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Title UPA A Century Later
Subject Newspapers; Newspaper publishing; Journalism
Creator Utah Press Association
Publisher Utah Press Association
Contributors Cornwell, J. M.
Date 1996
Type Text
Format application/pdf
Identifier PN4844.U8 U8 1996
Source Original Book: UPN A Century Later
Language eng
Rights Management Digital image copyright 2005, University of Utah. All rights reserved.
Holding Institution University of Utah
Source Physical Dimensions 14 cm x 21.5 cm
Metadata Cataloger Kelly Taylor
ARK ark:/87278/s6319w0z
Setname uu_upa
Date Created 2005-05-10
Date Modified 2005-05-10
ID 416710
Reference URL

Page Metadata

Title Page491
Description THE UTAH NEWSPAPER HALL OF FAME the organization, Albert followed in their footsteps in 1945. Six years later he was elected to the Board of the national association and while in that position was a member of its affiliated organization, National Advertising Service. After he became owner of the Morgan newspaper in 1946, he continued to reside in Kaysville and publish the Reflex until its sale in 1950. He then moved to Morgan. He had extensive affiliations with other groups, not all of which were newspaper-related. Among them were the Ogden Chamber of Commerce, Utah Manufacturing Association, the Kiwanis Club of Layton, the Masonic Lodge of Ogden, the Morgan Lions Club, Sigma Delta Chi professional journalism fraternity and both the Salt Lake City and Ogden Advertising Clubs. He served on the City Council of Kaysville and was a member of the First Church of Christ, Scientist. He was married on February 25, 1938 in Farmington to Virginia Udy. Their daughter, Shirley (Mrs. Alfred Phillips) lives in Bountiful. A Deseret News editorial on August 16, 1955, reflects the widespread respect Epperson commanded in his profession. "One of the real foundation stones of the American way of life is the small country weekly newspaper," it read. "Among the stalwarts of our way of life are the dedicated, unassuming men who operate these papers, take an interest in local community affairs and help to preserve our heritage of freedom by providing a free press to the rural and semi-urban communities throughout the land. "Albert W. Epperson was such a man. A native of Colorado, he came to Utah in 1928 to learn the art of printing from his uncle, W. P. Epperson, who long operated the Inland Printing and Kaysville Reflex in Davis County. Albert Epperson stayed to make his home in Utah and to become owner and publisher of the Morgan County News and Summit County Bee. He was well known and respected in professional circles and was a member of the National Editorial Association, a director and past president of the Utah State Press Association and a member of Sigma Delta Chi, a national professional journalism fraternity. 491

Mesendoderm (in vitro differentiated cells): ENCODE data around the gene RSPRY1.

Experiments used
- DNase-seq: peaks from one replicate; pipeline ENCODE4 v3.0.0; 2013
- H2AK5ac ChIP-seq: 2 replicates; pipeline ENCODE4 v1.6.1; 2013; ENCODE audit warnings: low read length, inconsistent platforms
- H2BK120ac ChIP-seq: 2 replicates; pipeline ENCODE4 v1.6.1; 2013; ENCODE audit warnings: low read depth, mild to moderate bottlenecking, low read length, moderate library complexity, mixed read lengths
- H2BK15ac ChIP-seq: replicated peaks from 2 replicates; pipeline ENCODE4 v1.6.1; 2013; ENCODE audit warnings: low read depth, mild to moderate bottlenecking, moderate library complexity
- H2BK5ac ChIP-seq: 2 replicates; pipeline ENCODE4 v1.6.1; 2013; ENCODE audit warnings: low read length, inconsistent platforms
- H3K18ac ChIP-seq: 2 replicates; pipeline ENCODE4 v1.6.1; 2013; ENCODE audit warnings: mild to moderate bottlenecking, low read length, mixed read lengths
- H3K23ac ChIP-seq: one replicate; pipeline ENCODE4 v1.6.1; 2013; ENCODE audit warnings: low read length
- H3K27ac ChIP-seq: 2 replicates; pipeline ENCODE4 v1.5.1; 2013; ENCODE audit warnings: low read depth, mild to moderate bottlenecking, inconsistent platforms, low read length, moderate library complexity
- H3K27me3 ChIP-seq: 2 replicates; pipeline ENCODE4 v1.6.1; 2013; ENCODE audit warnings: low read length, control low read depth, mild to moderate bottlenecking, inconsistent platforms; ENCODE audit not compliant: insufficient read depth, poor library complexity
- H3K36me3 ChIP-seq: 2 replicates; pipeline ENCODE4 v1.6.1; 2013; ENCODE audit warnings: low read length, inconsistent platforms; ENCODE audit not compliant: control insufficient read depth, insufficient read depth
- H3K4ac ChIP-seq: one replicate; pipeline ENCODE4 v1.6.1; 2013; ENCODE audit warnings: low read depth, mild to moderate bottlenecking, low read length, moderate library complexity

Format application/pdf
Identifier 498-UPA_Page491.jpg
Source Original Book: UPA A Century Later
Setname uu_upa
Date Created 2005-05-10
Date Modified 2005-05-10
ID 416502
Reference URL